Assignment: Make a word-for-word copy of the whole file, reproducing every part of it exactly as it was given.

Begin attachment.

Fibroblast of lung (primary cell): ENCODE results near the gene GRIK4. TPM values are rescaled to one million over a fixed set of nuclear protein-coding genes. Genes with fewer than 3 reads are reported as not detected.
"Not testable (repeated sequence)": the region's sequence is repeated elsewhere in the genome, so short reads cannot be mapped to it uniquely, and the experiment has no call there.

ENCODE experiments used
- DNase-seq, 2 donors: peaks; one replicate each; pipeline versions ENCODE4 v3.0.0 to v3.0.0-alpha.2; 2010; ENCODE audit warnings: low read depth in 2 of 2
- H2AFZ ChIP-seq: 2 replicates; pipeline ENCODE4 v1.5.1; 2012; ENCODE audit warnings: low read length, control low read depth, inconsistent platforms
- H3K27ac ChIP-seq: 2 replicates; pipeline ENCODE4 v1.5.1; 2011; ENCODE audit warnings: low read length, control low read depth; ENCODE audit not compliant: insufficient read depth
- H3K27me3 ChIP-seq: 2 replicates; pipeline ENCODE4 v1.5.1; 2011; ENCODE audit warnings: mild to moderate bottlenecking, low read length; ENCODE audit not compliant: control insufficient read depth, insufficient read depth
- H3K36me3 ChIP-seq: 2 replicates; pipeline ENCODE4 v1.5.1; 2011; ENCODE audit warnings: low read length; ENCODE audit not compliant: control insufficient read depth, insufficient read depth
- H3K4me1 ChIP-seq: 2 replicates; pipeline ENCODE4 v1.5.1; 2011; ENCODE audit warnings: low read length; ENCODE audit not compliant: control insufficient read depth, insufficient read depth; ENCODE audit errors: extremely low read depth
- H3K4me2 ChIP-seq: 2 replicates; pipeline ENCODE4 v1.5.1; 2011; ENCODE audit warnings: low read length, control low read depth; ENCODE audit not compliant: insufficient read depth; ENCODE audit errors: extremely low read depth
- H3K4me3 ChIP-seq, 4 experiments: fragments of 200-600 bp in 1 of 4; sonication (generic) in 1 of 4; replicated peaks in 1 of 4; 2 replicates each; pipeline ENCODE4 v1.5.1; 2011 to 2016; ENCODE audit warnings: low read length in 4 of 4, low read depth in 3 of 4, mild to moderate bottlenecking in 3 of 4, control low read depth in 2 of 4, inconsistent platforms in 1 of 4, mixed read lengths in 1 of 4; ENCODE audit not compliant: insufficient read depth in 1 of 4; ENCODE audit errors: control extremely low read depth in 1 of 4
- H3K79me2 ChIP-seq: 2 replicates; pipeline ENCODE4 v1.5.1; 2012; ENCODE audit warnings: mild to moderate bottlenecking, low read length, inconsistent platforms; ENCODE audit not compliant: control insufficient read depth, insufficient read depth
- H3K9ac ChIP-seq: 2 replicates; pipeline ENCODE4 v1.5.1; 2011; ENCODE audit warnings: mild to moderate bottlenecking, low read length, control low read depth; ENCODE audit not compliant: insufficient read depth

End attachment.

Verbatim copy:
Fibroblast of lung (primary cell): ENCODE results near the gene GRIK4. TPM values are rescaled to one million over a fixed set of nuclear protein-coding genes. Genes with fewer than 3 reads are reported as not detected.
"Not testable (repeated sequence)": the region's sequence is repeated elsewhere in the genome, so short reads cannot be mapped to it uniquely, and the experiment has no call there.

ENCODE experiments used
- DNase-seq, 2 donors: peaks; one replicate each; pipeline versions ENCODE4 v3.0.0 to v3.0.0-alpha.2; 2010; ENCODE audit warnings: low read depth in 2 of 2
- H2AFZ ChIP-seq: 2 replicates; pipeline ENCODE4 v1.5.1; 2012; ENCODE audit warnings: low read length, control low read depth, inconsistent platforms
- H3K27ac ChIP-seq: 2 replicates; pipeline ENCODE4 v1.5.1; 2011; ENCODE audit warnings: low read length, control low read depth; ENCODE audit not compliant: insufficient read depth
- H3K27me3 ChIP-seq: 2 replicates; pipeline ENCODE4 v1.5.1; 2011; ENCODE audit warnings: mild to moderate bottlenecking, low read length; ENCODE audit not compliant: control insufficient read depth, insufficient read depth
- H3K36me3 ChIP-seq: 2 replicates; pipeline ENCODE4 v1.5.1; 2011; ENCODE audit warnings: low read length; ENCODE audit not compliant: control insufficient read depth, insufficient read depth
- H3K4me1 ChIP-seq: 2 replicates; pipeline ENCODE4 v1.5.1; 2011; ENCODE audit warnings: low read length; ENCODE audit not compliant: control insufficient read depth, insufficient read depth; ENCODE audit errors: extremely low read depth
- H3K4me2 ChIP-seq: 2 replicates; pipeline ENCODE4 v1.5.1; 2011; ENCODE audit warnings: low read length, control low read depth; ENCODE audit not compliant: insufficient read depth; ENCODE audit errors: extremely low read depth
- H3K4me3 ChIP-seq, 4 experiments: fragments of 200-600 bp in 1 of 4; sonication (generic) in 1 of 4; replicated peaks in 1 of 4; 2 replicates each; pipeline ENCODE4 v1.5.1; 2011 to 2016; ENCODE audit warnings: low read length in 4 of 4, low read depth in 3 of 4, mild to moderate bottlenecking in 3 of 4, control low read depth in 2 of 4, inconsistent platforms in 1 of 4, mixed read lengths in 1 of 4; ENCODE audit not compliant: insufficient read depth in 1 of 4; ENCODE audit errors: control extremely low read depth in 1 of 4
- H3K79me2 ChIP-seq: 2 replicates; pipeline ENCODE4 v1.5.1; 2012; ENCODE audit warnings: mild to moderate bottlenecking, low read length, inconsistent platforms; ENCODE audit not compliant: control insufficient read depth, insufficient read depth
- H3K9ac ChIP-seq: 2 replicates; pipeline ENCODE4 v1.5.1; 2011; ENCODE audit warnings: mild to moderate bottlenecking, low read length, control low read depth; ENCODE audit not compliant: insufficient read depth